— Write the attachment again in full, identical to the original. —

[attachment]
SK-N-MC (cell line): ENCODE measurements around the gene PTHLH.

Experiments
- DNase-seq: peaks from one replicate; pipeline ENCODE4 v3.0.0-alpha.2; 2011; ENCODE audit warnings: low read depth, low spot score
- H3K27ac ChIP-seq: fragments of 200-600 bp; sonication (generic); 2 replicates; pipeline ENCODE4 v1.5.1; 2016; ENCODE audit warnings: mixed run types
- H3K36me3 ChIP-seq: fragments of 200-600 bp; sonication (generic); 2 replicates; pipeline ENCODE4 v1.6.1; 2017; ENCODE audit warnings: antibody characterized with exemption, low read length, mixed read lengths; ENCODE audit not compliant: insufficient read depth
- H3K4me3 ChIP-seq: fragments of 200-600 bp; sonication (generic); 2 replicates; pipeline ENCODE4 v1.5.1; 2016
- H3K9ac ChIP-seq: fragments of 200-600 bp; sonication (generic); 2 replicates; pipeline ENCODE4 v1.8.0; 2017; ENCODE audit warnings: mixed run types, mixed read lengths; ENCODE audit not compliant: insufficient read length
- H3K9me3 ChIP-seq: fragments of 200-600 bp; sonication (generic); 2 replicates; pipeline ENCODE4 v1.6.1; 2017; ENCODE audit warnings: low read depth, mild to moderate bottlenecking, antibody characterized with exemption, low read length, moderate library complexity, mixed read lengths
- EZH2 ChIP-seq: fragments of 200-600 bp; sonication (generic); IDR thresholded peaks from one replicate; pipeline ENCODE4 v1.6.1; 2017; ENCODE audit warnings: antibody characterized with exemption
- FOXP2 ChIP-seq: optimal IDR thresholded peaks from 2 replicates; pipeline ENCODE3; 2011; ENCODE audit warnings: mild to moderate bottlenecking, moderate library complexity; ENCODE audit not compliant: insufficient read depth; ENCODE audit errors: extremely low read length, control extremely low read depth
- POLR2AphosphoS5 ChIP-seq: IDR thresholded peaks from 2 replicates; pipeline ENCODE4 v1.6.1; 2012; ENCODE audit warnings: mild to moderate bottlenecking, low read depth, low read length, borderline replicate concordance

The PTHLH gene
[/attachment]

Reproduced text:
SK-N-MC (cell line): ENCODE measurements around the gene PTHLH.

Experiments
- DNase-seq: peaks from one replicate; pipeline ENCODE4 v3.0.0-alpha.2; 2011; ENCODE audit warnings: low read depth, low spot score
- H3K27ac ChIP-seq: fragments of 200-600 bp; sonication (generic); 2 replicates; pipeline ENCODE4 v1.5.1; 2016; ENCODE audit warnings: mixed run types
- H3K36me3 ChIP-seq: fragments of 200-600 bp; sonication (generic); 2 replicates; pipeline ENCODE4 v1.6.1; 2017; ENCODE audit warnings: antibody characterized with exemption, low read length, mixed read lengths; ENCODE audit not compliant: insufficient read depth
- H3K4me3 ChIP-seq: fragments of 200-600 bp; sonication (generic); 2 replicates; pipeline ENCODE4 v1.5.1; 2016
- H3K9ac ChIP-seq: fragments of 200-600 bp; sonication (generic); 2 replicates; pipeline ENCODE4 v1.8.0; 2017; ENCODE audit warnings: mixed run types, mixed read lengths; ENCODE audit not compliant: insufficient read length
- H3K9me3 ChIP-seq: fragments of 200-600 bp; sonication (generic); 2 replicates; pipeline ENCODE4 v1.6.1; 2017; ENCODE audit warnings: low read depth, mild to moderate bottlenecking, antibody characterized with exemption, low read length, moderate library complexity, mixed read lengths
- EZH2 ChIP-seq: fragments of 200-600 bp; sonication (generic); IDR thresholded peaks from one replicate; pipeline ENCODE4 v1.6.1; 2017; ENCODE audit warnings: antibody characterized with exemption
- FOXP2 ChIP-seq: optimal IDR thresholded peaks from 2 replicates; pipeline ENCODE3; 2011; ENCODE audit warnings: mild to moderate bottlenecking, moderate library complexity; ENCODE audit not compliant: insufficient read depth; ENCODE audit errors: extremely low read length, control extremely low read depth
- POLR2AphosphoS5 ChIP-seq: IDR thresholded peaks from 2 replicates; pipeline ENCODE4 v1.6.1; 2012; ENCODE audit warnings: mild to moderate bottlenecking, low read depth, low read length, borderline replicate concordance

The PTHLH gene